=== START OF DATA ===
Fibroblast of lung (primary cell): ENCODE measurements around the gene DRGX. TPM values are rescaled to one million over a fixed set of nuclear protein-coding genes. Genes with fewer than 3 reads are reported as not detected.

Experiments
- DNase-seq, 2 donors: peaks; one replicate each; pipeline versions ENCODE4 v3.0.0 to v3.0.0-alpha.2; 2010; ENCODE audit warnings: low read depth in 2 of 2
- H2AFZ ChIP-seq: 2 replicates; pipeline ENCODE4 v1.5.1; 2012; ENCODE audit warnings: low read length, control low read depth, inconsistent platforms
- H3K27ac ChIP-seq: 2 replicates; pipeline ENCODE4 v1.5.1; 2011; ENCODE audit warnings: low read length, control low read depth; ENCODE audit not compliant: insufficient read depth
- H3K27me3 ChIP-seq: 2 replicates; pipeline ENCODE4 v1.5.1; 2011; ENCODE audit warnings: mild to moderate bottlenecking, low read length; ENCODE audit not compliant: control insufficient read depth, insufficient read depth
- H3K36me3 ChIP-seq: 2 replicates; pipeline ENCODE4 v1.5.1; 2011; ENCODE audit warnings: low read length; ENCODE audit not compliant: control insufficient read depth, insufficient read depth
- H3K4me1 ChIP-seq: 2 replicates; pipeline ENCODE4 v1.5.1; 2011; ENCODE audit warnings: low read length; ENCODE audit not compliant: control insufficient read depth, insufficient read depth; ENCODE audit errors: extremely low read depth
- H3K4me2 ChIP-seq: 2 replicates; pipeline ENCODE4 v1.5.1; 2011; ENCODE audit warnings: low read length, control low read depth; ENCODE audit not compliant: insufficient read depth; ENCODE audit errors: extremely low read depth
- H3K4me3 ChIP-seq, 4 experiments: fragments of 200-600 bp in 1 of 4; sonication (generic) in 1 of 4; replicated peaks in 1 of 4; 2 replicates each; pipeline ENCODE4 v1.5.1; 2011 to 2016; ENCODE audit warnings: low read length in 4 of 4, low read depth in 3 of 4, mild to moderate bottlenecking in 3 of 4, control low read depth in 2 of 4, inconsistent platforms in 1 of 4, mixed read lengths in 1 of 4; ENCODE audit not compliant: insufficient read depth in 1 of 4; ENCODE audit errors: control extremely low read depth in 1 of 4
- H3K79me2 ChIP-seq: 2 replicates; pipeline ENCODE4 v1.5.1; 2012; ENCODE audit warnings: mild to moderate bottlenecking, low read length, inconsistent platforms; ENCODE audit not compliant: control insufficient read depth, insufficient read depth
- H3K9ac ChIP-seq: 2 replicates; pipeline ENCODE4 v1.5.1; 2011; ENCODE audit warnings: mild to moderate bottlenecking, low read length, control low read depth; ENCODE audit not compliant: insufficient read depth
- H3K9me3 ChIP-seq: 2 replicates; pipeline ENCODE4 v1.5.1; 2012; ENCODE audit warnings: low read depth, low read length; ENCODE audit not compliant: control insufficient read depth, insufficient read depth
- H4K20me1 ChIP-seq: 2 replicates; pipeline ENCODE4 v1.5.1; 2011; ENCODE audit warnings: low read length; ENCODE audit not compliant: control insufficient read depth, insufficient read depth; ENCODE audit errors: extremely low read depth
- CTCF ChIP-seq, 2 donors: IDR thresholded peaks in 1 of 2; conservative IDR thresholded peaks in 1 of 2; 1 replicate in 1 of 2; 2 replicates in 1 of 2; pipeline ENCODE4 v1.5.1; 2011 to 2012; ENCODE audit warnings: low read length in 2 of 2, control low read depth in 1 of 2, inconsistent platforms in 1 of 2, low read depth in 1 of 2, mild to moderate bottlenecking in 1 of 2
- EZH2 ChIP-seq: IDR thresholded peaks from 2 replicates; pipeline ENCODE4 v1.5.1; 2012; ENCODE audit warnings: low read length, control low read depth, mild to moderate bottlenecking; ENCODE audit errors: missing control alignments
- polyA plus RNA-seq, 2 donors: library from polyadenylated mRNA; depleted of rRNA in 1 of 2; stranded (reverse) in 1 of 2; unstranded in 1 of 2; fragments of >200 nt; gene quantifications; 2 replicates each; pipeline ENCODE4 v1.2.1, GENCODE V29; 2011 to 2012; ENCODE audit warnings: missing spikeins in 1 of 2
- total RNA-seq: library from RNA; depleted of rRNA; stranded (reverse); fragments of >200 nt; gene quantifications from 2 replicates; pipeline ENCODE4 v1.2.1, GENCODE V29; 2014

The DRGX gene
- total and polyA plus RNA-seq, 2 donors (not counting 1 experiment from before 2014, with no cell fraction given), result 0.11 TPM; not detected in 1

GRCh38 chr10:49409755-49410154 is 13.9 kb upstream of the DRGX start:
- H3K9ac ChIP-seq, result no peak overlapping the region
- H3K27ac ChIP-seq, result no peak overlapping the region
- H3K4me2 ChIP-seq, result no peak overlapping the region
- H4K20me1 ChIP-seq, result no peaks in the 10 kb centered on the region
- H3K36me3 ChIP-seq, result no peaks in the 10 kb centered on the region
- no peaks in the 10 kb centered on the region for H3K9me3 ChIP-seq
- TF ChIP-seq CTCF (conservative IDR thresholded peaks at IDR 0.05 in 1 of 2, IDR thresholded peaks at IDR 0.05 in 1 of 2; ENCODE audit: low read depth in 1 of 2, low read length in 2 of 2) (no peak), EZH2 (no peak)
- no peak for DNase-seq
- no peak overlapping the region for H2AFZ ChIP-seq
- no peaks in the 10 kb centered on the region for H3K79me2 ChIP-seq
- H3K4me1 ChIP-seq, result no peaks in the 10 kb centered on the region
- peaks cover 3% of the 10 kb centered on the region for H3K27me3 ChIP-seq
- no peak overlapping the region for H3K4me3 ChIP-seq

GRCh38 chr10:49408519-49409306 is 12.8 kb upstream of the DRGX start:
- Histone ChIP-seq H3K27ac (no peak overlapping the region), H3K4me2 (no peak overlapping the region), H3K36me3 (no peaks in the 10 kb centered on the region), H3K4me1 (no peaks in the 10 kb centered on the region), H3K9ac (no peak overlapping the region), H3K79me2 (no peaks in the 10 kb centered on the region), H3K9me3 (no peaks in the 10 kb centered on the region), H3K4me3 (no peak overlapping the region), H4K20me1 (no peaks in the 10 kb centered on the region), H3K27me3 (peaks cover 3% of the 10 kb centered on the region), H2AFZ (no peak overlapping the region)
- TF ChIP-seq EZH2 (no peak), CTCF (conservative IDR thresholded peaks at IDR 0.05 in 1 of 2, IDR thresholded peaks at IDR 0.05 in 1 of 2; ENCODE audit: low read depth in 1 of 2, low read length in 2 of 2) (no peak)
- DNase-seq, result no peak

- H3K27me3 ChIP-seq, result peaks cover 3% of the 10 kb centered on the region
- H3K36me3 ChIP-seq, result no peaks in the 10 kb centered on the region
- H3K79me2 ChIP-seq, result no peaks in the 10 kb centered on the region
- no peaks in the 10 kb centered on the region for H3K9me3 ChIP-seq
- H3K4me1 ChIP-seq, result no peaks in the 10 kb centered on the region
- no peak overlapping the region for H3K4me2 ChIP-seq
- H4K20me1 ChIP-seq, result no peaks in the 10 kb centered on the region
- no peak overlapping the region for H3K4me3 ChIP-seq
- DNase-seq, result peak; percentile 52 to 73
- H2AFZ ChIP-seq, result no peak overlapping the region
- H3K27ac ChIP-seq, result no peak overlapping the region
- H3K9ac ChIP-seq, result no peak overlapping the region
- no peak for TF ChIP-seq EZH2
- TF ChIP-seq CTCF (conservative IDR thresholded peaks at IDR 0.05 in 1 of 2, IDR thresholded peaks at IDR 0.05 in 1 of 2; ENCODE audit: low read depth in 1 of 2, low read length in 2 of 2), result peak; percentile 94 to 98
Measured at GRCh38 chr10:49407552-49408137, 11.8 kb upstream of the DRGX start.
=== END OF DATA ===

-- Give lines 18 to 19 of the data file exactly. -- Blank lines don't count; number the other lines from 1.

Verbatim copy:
- total RNA-seq: library from RNA; depleted of rRNA; stranded (reverse); fragments of >200 nt; gene quantifications from 2 replicates; pipeline ENCODE4 v1.2.1, GENCODE V29; 2014

The DRGX gene